Zainul Abedin Museum

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Jainul Abedin Museum

Zainul Abedin Sangrahashala (alternate: Shilpacharya Zainul Abedin Sangrahashala; translation: "Great Teacher of the Arts" Zainul Abedin "Art Gallery")[1] is an art museum in Mymensingh, Bangladesh. Established in 1975, it contains the collections of the artist Shilpacharya Zainul Abedin (1914–1976). The art gallery was established in Mymensingh as this is where the artist spent his early days. Abedin, a pioneer of the country's modern art movement, created works of art on subject matters such as the Bengal famine of 1943 and the peoples' independence.[2] The museum is located in the area of Shaheeb Quarter Park on the bank of the Old Bramaputra River.

Each year in December, the gallery authority organizes an anniversary programme that includes a discussion on the life and work of Zainul, as well as a painting competition.[3] While the art gallery does not issue publications, Bangladesh National Museum, which has a collection of 800 Abedin paintings, has issued posters and cards on behalf of the artist. Shilpacharya Zainul Abedin Sangrahashala is a branch of the national museum.[4]

History[edit]

Born in Mymensingh, Abedin drew pictures sitting by the Brahmaputra River.[3] While a student at the local Mrityunjay ("Triumph Over Death") School, he won the first prize in a Bombay Chronicle art competition. Subsequently, the school's headmaster sent more of Abedin's paintings to India. Devoted to his art, the school teachers encouraged him to go to Kolkata and, in 1933, Abedin was admitted to Calcutta Government Art School.[3]

In the 1950s, Abedin began a movement of collecting neglected pieces of Bangladeshi arts works that were scattered all over rural areas of the country. The artist remained attached to his hometown, prompting the establishment of a museum in Mymensingh on 15 April 1975 in a building owned by a Mr. Barden who later sold it to a member of the Viceroy's Executive Council.[5] The gallery opened with approximately 70 pieces of art that included oil paintings and drawings by Abedin during his tours abroad. The gallery was initially run by a committee that was assisted by a local administration.

In its early years, it had 77 of Abedin's paintings but in 1982, seventeen pieces of art were stolen from the museum, only ten of which were retrieved in 1994.[5] Renovations began in 1997. Two year later, the National Museum took charge of the gallery, and completed renovations in 2004 on the 3.2-acre (1.3 ha) facility. This included construction of a main gate, ticket counters, and walls. A projector, sound system, and de-humidifier were installed. An artists' cottage and an open-air stage were added.[3]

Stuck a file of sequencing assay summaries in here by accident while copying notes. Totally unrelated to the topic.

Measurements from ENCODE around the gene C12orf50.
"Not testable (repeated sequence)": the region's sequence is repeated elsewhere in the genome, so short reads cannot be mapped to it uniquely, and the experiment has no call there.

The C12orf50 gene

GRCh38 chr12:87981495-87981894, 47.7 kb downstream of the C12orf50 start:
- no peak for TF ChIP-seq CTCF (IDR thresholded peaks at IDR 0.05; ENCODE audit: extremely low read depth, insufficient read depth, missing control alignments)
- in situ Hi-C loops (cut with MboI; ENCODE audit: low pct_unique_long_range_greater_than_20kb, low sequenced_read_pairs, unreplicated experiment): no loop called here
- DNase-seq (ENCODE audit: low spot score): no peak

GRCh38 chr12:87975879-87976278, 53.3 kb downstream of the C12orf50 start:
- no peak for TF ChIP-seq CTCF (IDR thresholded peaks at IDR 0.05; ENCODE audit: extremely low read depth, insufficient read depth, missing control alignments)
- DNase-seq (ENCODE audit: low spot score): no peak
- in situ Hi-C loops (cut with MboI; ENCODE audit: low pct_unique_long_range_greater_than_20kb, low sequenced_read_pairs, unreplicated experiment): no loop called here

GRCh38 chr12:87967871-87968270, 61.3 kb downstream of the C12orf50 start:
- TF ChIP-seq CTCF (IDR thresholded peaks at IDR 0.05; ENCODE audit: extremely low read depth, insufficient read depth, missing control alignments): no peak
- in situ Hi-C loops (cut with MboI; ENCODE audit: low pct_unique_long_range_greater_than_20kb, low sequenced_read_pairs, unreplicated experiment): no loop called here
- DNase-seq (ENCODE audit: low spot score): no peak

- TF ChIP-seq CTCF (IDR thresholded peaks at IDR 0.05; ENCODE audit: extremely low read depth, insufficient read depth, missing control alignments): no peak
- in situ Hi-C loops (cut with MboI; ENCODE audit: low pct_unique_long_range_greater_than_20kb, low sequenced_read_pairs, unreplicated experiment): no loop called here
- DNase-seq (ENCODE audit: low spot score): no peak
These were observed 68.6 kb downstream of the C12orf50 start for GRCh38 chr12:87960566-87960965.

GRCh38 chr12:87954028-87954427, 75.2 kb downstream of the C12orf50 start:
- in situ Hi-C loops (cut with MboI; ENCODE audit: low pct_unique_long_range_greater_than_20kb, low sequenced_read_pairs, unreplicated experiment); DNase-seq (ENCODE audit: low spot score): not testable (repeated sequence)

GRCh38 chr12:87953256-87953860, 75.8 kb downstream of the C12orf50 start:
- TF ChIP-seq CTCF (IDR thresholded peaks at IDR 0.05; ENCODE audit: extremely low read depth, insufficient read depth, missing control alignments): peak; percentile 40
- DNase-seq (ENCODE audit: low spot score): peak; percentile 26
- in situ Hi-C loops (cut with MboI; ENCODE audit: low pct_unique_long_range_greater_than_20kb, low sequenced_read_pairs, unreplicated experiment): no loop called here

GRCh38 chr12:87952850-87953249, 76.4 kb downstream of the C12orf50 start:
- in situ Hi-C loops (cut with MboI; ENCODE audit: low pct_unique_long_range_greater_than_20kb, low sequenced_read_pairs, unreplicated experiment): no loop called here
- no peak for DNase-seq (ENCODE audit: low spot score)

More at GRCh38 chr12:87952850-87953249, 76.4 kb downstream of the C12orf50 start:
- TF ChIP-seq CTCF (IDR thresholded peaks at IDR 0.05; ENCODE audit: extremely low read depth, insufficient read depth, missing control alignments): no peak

Collection[edit]

There are currently 53 oil paintings in the archive. The collection includes various themes and subjects, though most depict scenes of rural Bengal.[6] Besides the original paintings, there are 16 replicas, and 75 photographs on Zainul's life and works. There are also 69 mementos on display such as brushes, brush holder, bottles of turpentine and linseed oil, carbon box, charcoal, wax, colour palette, colour tube, easel, ink pot, leather portrait holder, metal clip, reed pen, scraper, spatula, and his spectacles. The mementos are situated in glass boxes in the midst of the gallery.[3]

Grounds[edit]

In accordance with Abedin's wishes, an art school has also been established in the museum grounds.[5] Artists can stay at the Art Cottage which is located in a separate three-roomed building. An open-air stage is used by students on study tours and may be rented by others.[3]

References[edit]

  1. ^ Islam, Aminul (31 May 2010). "Shilpacharya Zainul Abedin's death anniversary observed". Retrieved 6 March 2011. 
  2. ^ "Shilpacharya enriched country's history of art". The Independent. UK. 1 January 2011. Retrieved 6 March 2011. 
  3. ^ a b c d e f Islam, Aminul (29 April 2007). "Shilpacharya Zainul Abedin Sangrahashala – Preserving Works of a Maestro". Star Campus. thedailystar.net. 2 (16). 
  4. ^ "Bangladesh National Museum". moca.gov.bd. Ministry of Cultural Affairs. Retrieved 7 March 2011. 
  5. ^ a b c Tuhin, Mesbah Uddin (2012). "Shilpacharya Zainul Abedin Museum". In Islam, Sirajul; Jamal, Ahmed A. Banglapedia: National Encyclopedia of Bangladesh (Second ed.). Asiatic Society of Bangladesh. 
  6. ^ Leung, Mikey; Meggitt, Belinda (1 November 2009). Bangladesh. Bradt Travel Guides. pp. 164–165. ISBN 978-1-84162-293-4. Retrieved 6 March 2011. 

Coordinates: 24°46′13″N 90°23′42″E / 24.7703°N 90.3951°E / 24.7703; 90.3951